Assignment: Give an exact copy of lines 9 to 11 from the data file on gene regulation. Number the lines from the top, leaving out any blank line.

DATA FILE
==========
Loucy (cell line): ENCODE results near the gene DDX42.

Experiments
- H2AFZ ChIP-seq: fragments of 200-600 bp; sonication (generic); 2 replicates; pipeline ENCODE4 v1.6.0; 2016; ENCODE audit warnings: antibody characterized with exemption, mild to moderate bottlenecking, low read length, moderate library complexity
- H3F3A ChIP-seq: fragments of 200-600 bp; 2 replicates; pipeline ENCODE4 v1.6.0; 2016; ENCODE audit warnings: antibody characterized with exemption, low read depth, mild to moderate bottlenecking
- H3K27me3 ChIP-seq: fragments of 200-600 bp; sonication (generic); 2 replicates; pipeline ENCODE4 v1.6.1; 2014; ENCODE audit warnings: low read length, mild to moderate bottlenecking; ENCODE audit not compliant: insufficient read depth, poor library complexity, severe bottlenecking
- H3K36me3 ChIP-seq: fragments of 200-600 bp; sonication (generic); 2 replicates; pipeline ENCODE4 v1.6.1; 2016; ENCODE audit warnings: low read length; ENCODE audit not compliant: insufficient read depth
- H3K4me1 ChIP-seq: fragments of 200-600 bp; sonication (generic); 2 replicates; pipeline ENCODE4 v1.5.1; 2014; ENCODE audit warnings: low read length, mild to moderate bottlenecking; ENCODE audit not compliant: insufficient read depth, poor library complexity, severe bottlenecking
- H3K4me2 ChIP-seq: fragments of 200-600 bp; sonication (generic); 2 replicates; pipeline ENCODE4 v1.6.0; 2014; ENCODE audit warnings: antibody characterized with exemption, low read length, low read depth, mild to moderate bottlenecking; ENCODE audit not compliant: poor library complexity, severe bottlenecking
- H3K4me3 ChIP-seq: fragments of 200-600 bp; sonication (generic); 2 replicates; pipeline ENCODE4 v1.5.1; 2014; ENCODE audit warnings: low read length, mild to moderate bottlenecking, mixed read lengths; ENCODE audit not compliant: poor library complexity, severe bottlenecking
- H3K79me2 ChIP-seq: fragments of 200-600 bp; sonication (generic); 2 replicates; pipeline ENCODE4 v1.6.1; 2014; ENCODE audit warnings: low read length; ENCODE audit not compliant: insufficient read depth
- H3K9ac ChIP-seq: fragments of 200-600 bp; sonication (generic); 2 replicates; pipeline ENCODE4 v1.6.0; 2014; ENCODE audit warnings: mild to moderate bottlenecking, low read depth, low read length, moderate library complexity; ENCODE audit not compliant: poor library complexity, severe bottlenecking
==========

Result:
- H3K4me3 ChIP-seq: fragments of 200-600 bp; sonication (generic); 2 replicates; pipeline ENCODE4 v1.5.1; 2014; ENCODE audit warnings: low read length, mild to moderate bottlenecking, mixed read lengths; ENCODE audit not compliant: poor library complexity, severe bottlenecking
- H3K79me2 ChIP-seq: fragments of 200-600 bp; sonication (generic); 2 replicates; pipeline ENCODE4 v1.6.1; 2014; ENCODE audit warnings: low read length; ENCODE audit not compliant: insufficient read depth
- H3K9ac ChIP-seq: fragments of 200-600 bp; sonication (generic); 2 replicates; pipeline ENCODE4 v1.6.0; 2014; ENCODE audit warnings: mild to moderate bottlenecking, low read depth, low read length, moderate library complexity; ENCODE audit not compliant: poor library complexity, severe bottlenecking